Because Gary Taubes is probably the country’s best health journalist, his article in today’s NY Times Magazine (”Do We Really Know What Makes Us Healthy?”) about the perils of epidemiology especially interested me. It’s the best article on the subject I’ve read. He does a good job explaining what’s called the healthy-user bias — people who take Medicine X tend to make other healthy choices as well. Does wine reduce heart attacks? Well, probably — but people who drink more wine also eat more fruits and vegetables.
Unfortunately, the article falls short in two big ways. Taubes does a terrible job presenting the case for epidemiology. He mentions the discovery that smoking causes lung cancer but then disparages it by quoting someone calling it “turkey shoot” epidemiology. Actually, that discovery did more for public health than any clinical trial or laboratory experiment I can think of. Taubes fails to mention the discovery that too-little folate in a pregnant woman’s diet causes neural-tube and other birth defects. As the dean of a school of public health put it in a talk, that one discovery justified all the money ever spent on schools of public health (where epidemiology is taught). Taubes also fails to mention that some sorts of epidemiology are much less error-prone than the studies he talks about. For example, a county-by-county study of cancer rates in the United States showed a big change across a geological fault line. People on one side of the line were eating more selenium than people on the other side. Experiments have left no doubt that too-little selenium in your diet causes cancer.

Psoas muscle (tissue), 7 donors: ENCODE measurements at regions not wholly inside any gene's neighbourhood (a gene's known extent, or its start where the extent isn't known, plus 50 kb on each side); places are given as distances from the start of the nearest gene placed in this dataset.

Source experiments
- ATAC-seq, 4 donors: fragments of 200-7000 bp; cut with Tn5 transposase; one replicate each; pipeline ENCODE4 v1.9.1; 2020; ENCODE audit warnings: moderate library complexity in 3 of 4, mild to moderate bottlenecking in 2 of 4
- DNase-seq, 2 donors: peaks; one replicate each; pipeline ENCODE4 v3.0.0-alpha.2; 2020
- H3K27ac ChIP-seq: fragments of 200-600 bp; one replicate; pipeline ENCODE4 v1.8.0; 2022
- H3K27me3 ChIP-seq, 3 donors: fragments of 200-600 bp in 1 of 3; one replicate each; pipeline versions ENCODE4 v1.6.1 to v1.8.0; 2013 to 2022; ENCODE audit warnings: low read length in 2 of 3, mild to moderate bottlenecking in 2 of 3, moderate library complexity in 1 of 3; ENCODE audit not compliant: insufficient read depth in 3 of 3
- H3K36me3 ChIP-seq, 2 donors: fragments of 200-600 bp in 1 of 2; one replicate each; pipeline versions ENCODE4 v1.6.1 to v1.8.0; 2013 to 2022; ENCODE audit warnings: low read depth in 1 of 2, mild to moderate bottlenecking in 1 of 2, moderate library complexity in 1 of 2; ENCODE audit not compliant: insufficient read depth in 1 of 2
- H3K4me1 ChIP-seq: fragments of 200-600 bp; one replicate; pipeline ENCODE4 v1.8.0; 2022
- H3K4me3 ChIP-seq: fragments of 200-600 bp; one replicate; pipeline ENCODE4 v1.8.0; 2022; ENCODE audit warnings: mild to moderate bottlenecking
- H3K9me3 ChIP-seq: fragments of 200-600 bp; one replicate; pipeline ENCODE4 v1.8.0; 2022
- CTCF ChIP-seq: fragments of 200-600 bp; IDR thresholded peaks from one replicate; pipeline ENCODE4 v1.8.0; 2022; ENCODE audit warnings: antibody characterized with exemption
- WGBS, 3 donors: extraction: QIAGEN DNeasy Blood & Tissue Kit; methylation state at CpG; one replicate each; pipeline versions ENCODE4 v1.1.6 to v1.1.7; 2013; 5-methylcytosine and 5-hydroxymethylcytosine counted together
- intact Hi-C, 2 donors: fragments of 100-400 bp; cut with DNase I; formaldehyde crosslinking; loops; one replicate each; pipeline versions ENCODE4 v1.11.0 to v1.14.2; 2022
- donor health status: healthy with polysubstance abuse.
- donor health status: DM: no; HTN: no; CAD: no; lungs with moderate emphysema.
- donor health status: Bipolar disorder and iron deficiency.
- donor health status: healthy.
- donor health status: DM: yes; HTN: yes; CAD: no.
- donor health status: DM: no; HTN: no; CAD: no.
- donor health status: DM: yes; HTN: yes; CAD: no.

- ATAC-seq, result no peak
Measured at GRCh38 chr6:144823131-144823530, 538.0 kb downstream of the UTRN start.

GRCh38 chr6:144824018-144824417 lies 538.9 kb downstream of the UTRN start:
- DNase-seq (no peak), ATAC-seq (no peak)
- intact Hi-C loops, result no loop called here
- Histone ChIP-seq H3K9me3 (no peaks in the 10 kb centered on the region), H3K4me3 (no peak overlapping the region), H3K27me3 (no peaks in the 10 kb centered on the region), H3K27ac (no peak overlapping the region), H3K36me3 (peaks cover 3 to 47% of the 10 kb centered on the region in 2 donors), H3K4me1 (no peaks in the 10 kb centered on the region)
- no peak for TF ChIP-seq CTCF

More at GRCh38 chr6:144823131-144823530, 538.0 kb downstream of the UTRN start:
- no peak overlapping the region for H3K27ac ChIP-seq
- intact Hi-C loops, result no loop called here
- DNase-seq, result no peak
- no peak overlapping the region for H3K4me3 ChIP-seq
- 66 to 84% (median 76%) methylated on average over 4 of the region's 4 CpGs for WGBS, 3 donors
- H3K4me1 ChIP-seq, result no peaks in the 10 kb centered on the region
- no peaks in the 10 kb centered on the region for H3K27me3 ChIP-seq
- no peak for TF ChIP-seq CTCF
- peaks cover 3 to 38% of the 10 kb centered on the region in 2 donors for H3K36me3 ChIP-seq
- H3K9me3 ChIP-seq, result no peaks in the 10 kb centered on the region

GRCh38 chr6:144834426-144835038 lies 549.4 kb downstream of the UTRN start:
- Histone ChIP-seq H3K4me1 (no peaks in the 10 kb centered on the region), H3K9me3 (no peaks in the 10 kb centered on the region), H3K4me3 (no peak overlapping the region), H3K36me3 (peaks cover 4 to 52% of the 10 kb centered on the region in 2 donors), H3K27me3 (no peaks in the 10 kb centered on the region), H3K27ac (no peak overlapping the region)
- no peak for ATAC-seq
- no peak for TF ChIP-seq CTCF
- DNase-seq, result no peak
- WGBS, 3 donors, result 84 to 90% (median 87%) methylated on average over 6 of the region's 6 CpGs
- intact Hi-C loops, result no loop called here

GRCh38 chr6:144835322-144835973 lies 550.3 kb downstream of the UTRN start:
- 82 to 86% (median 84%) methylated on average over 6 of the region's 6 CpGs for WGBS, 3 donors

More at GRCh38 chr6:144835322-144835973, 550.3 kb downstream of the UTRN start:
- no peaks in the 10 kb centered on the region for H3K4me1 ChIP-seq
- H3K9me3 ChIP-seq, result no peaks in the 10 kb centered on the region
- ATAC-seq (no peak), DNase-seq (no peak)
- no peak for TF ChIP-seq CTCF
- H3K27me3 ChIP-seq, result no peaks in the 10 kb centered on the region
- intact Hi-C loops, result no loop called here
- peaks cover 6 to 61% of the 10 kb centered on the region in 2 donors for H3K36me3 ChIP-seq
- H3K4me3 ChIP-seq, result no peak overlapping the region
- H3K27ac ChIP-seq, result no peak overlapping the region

Even worse, Taubes shows no understanding of the big picture. Above all, epidemiology is a way to generate new ideas. Clinical trials are a way to test new ideas. To complain that epidemiology has led to many ideas that turned out to be wrong — or to write a long article about it — is like complaining that you can’t take a bike on the highway. That’s not what bikes are for. If only 10% of the ideas generated by epidemiology turn out to be correct, well, 10% is more than zero. Taubes should have asked everyone he interviewed “Is there a better way to generate new ideas?” Judging from his article, he asked no one.
Now excuse me to take a selenium pill . . .